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How to throw away your credit card in 2019

Lucy Dean
Say goodbye to your credit card. Image: Getty
Say goodbye to your credit card. Image: Getty

One in four Australian borrowers will struggle to meet their mortgage repayments over Christmas, while one in 10 run the risk of damaging their credit score with Christmas spending.

And we owe nearly $50 billion in credit card debt.

It’s a problem that Australians feel most keenly in January and February as the festive season becomes a distant memory, but the financial hangover remains a very real and pressing issue.

A personal loan could be a solution

Peer to peer (P2P) lenders can offer cheaper credit for borrowers and better rates of return for lenders by cutting out the middle-man: the bank.

A loan you pay off, rather than a credit card balance that rolls over, can also help teach consumers about healthy money habits, the CEO of P2P lender RateSetter Daniel Foggo told Yahoo Finance.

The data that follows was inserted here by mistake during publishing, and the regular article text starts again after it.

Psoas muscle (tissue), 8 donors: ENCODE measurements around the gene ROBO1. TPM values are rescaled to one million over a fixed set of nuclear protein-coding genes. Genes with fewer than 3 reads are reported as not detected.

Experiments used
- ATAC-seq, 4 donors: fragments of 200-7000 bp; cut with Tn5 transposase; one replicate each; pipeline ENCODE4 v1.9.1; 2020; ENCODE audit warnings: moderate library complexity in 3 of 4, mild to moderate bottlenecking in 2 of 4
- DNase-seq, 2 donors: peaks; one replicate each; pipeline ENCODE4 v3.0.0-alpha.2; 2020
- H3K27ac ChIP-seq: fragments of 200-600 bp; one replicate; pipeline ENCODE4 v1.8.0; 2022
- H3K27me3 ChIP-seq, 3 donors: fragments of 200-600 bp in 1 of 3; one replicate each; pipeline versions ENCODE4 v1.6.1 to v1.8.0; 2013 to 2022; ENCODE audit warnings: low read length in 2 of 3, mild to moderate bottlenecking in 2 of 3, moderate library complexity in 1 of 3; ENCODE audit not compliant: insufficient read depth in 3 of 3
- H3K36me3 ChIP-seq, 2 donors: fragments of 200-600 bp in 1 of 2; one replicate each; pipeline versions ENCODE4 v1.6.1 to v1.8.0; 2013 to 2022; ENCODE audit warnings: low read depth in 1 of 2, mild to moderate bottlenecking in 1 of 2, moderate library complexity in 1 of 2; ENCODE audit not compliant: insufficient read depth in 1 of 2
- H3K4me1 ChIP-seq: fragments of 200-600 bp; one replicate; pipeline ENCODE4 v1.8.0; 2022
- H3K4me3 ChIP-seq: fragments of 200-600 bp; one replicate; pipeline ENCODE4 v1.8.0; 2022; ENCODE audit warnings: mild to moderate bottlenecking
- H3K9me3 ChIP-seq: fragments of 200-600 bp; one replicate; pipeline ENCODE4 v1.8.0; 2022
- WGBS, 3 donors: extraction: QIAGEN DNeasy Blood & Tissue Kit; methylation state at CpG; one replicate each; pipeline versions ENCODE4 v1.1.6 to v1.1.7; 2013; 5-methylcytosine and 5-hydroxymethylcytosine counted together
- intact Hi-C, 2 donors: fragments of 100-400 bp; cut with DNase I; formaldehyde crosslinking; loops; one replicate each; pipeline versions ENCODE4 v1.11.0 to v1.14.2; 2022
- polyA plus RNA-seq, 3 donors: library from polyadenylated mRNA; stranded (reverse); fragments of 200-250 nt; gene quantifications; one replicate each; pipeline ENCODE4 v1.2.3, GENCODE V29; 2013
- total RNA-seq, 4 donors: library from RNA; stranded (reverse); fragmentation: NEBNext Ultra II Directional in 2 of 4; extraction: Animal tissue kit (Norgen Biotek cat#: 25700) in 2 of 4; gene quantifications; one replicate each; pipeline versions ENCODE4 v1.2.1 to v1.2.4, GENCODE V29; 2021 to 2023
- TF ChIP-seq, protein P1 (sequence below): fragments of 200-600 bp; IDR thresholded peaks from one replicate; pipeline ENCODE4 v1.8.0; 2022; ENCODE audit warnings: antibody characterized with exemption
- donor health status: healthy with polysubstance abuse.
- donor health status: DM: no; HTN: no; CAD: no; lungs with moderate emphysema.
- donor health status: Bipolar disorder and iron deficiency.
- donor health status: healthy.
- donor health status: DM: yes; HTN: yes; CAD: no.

Credit card-holders who always make their payments may not be in the market for a personal loan, but those who have an ongoing unpaid balance could find one useful, he argued.

“There are a lot of people who have significant balances outstanding on their credit cards, so moving to a regime where you’re getting a lower interest rate can save you a lot of money and it gets you into a good habit where you’re getting yourself out of debt and you’re not needing finance,” Foggo said.

If you take a personal loan out via a major bank you’ll be paying around 13 per cent. And even the banks’ low rate cards can come with interest rates of between 13 per cent and 20 per cent on the purchases customers make.

But, P2P lenders like RateSetter offer rates ranging between 4.0 per cent to 17.9 per cent, depending on the loan purpose, length, value and borrower’s credit health. Fellow personal loan provider, SocietyOne offers interest rates from 7.50 per cent.

Credit sector overhaul

The financial regulator, ASIC, has flagged plans to reform the credit sector in a move designed to protect spenders from falling into a debt trap.

The regulator said the changes would discourage card holders from switching regularly to retain a zero or low-interest rate on cards with high maximum balances.

However, these changes will make it more difficult to access higher credit limits and zero-interest balance transfers.

So it’s critical that spenders don’t throw the budget out the window over December.

The next step is to consider switching from expensive debt to cheaper debt.

“By being on the front foot and trying to make sure you’re organised before Christmas, you can obviously save a lot of money.”

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